A couple of weeks ago, a reader named Jules had some questions about our log splitter. I had other posts I wanted to put up prior to explaining about this piece of equipment, but I figured now is a good time to delve a little deeper into it.
When we first moved to Idaho in 2003, we already had several years of experience using a woodstove and were confident about what it took to gather our wood supply. Granted Idaho has much colder winters than the ones we got in southwestern Oregon, but after all a maul is a maul and we were both pretty good at hand-splitting oak, maple, or madrone.
But this part of Idaho doesn't have hardwoods. We're surrounded by conifers. And soft woods, we learned, behave much much differently than do hard woods when it comes to applying a maul.
The first few attempts to split some red fir were actually pretty funny. Remember those old Looney Tunes cartoons with Wile E. Coyote and the Roadrunner? Poor Wile E. -- every time he tried to set a trap for the Roadrunner, it backfired. In one such cartoon he tried to chop something with an axe, and the axe bounced back and sent Wiley vibrating all over the landscape.
Well that's what happened to us. Every time we tried to whack a piece of fir with a maul, the vibration from the blow reverberated up and sent us shaking like Wile E. The soft fir or tamarack absorbed the blow of the maul so much more than oak that it took many many more blows to split a piece of wood. Don and I looked at each other and knew we would never be able to split the many cords of wood we would need to keep warm over the winter.
So... enter the log splitter.
Quite simply this is an immensely powerful tool that doesn't take "no" for an answer when it comes to splitting. As I recall, it cost us about $1100 back in 2003 (we got it at Home Depot) and it's never given us a lick of trouble. Because of its durability and dependability, it's become a neighborhood resource where many of our neighbors use it as well, and it's worked beautifully for everyone.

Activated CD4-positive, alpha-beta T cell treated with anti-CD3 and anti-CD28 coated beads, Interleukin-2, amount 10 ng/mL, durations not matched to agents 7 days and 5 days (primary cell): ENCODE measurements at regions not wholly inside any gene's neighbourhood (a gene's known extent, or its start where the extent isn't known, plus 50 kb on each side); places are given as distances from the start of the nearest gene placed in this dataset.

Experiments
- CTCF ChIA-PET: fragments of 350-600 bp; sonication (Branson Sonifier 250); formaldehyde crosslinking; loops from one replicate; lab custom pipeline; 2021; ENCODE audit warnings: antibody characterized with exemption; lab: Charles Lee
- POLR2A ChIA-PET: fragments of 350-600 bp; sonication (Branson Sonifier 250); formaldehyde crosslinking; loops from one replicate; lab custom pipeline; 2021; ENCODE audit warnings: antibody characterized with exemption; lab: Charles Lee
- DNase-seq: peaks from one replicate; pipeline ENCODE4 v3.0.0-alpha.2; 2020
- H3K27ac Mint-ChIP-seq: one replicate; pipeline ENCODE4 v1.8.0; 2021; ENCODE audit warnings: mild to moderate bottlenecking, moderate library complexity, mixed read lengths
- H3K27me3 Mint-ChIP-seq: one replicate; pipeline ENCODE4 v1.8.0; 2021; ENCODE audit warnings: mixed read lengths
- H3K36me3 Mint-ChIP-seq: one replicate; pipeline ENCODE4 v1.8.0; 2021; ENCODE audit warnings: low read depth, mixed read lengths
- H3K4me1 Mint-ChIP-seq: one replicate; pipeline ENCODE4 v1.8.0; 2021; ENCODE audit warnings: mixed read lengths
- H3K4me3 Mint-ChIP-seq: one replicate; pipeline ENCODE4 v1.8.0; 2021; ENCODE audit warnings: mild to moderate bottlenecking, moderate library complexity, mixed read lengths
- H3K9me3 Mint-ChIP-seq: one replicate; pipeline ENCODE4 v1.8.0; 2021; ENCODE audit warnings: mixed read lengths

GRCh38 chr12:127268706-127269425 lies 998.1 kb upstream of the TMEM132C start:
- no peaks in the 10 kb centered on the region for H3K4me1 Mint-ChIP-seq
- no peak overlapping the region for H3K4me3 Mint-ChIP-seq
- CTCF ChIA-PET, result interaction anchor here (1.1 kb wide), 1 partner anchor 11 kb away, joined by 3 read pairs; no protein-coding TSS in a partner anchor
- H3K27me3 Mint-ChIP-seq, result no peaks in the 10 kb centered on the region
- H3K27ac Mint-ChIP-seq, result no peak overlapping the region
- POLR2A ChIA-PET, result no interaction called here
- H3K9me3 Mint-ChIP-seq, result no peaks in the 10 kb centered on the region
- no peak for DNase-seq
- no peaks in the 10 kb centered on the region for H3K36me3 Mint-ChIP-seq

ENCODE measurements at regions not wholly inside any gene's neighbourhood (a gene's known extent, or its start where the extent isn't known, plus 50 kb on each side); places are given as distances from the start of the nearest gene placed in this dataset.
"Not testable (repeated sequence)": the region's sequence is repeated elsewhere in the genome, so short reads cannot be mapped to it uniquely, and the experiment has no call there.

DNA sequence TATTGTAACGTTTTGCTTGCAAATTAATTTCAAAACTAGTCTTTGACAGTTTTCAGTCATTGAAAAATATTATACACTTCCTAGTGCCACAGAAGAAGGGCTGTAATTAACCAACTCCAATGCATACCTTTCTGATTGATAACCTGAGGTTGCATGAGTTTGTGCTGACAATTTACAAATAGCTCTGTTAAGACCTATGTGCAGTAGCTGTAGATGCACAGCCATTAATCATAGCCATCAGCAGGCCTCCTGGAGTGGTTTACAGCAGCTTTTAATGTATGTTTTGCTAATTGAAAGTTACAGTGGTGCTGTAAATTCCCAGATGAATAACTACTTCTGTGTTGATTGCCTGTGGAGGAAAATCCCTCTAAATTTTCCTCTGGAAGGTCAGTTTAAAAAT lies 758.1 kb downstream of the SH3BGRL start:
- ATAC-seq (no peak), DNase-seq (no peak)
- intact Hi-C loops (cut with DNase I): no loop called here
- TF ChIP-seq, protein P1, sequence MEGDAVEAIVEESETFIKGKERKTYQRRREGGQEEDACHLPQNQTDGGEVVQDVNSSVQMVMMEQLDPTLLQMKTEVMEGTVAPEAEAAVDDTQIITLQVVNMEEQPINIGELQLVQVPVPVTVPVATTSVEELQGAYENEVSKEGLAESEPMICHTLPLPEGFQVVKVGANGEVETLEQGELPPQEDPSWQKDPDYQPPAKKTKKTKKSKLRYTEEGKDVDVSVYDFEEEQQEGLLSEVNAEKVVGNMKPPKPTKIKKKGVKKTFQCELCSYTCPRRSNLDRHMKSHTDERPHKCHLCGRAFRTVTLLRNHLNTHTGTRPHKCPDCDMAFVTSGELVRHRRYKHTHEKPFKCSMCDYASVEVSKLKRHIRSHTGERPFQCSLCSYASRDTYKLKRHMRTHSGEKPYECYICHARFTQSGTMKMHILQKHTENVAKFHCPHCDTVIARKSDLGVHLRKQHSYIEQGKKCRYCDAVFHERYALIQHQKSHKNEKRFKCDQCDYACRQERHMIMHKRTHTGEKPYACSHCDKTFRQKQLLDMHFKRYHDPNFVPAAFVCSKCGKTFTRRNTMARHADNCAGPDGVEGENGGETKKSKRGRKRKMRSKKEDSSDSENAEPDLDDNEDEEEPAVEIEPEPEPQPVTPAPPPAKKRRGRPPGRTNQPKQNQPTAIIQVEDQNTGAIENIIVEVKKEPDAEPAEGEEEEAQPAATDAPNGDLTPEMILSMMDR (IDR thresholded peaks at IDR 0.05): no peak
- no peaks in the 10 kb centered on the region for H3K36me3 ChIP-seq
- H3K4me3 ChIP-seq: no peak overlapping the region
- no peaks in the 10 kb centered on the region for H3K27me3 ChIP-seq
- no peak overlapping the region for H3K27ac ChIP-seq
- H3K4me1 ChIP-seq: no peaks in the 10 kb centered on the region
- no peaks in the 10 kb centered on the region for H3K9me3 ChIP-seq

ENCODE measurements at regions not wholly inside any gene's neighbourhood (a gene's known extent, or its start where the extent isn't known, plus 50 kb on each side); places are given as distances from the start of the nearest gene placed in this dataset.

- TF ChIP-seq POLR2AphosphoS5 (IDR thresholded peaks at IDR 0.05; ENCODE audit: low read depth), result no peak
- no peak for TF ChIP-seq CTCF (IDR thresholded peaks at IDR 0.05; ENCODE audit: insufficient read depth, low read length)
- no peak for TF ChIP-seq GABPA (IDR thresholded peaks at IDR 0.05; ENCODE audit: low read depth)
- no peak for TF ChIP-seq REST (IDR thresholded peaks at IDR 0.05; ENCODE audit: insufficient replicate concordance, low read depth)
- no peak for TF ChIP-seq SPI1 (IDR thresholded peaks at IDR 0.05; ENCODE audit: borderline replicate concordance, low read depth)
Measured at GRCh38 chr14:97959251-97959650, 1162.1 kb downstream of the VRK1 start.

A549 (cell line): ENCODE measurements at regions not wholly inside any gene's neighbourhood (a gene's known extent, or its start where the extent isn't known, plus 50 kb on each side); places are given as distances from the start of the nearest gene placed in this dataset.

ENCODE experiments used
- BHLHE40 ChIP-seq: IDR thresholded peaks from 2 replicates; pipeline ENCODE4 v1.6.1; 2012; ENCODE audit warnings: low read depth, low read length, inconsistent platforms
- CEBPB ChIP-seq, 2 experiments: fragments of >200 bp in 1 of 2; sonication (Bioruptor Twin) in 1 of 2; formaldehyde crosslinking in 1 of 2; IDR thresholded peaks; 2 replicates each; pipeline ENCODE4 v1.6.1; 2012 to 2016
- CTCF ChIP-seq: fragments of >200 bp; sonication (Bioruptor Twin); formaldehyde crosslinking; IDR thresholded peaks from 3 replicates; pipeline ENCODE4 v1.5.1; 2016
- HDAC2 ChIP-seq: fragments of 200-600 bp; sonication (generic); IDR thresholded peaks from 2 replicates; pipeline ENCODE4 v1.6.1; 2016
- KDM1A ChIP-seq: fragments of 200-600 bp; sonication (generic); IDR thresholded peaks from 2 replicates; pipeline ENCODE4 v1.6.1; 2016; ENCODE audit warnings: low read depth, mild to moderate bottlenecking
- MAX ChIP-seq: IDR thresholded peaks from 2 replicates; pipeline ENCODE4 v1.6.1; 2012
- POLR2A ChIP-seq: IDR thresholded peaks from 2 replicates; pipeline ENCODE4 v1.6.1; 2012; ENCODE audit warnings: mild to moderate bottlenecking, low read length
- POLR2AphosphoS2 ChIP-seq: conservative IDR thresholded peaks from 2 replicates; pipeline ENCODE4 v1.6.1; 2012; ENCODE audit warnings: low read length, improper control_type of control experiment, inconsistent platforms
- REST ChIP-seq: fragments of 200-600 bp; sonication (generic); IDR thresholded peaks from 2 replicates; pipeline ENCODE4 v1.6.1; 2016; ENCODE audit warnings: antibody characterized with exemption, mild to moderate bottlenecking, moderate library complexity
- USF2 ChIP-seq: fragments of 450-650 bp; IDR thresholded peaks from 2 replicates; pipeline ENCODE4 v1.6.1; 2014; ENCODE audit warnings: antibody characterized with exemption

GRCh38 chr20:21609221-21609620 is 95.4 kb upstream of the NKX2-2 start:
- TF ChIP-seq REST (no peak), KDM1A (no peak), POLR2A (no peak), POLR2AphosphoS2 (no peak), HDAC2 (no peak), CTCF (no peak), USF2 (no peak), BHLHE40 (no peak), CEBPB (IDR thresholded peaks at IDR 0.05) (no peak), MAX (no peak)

It exerts 25 tons -- that's TONS -- of pressure, slowly but inexorably, on the log, splitting it with very little effort on our part. Try doing that with a maul.
It has a 6 horsepower engine. It runs on regular unleaded gas and regular automobile oil.
The wedge simply goes up or down as necessary...
...controlled by the lever on the right.
I'm usually the "splitter" in the family. Don cuts the logs with a chainsaw, and the girls divvy up the tasks of manhandling the rounds to me (which I split), then they use a sled or wheelbarrow to move the split pieces to the porch where the split wood is stacked.
I sit on a crate (usually padded by a boat cushion). I also wear ear protection, since the lot splitter is pretty noisy up close.
We usually keep the splitter parked next to the logs for convenience.
After we finish using it and when the motor has cooled, we cover the engine with an old tub to keep off rain or snow. Alternately, we could wheel the splitter into the barn for protection from the weather, but since it's very heavy, wheeling it around is not something to do on a lark.
This log splitter has two positions: vertical and horizontal. We only split using the vertical position, then lock it down in the horizontal position for moving it around (it has a hitch and wheels, so our neighbors usually move it to their homes with the aid of an ATV). It can split logs in a horizontal position as well, but we never bother using it this way.
We don't have experience with any other log splitter (and I'm not up on the latest models), but frankly this particular model has been sturdy, virtually maintenance-free, and highly useful.
In short, a log splitter (coupled with a chainsaw) is a phenomenal labor-saving device, and particularly useful as Don and I get older. However we also recognize it has its limitations: namely it won't operate without gas and oil. Should those resources ever become unavailable, we have a cadre of hand tools we've accumulated over the years: two-person bucksaw, axes, mauls, wedges, sledge hammers, a peevee, etc. And on our wish list we have such items as the "smart splitter" and a "leverage splitting axe" (though we haven't used these and so cannot attest to how well they work).
But for the moment, we're very happy with our log splitter.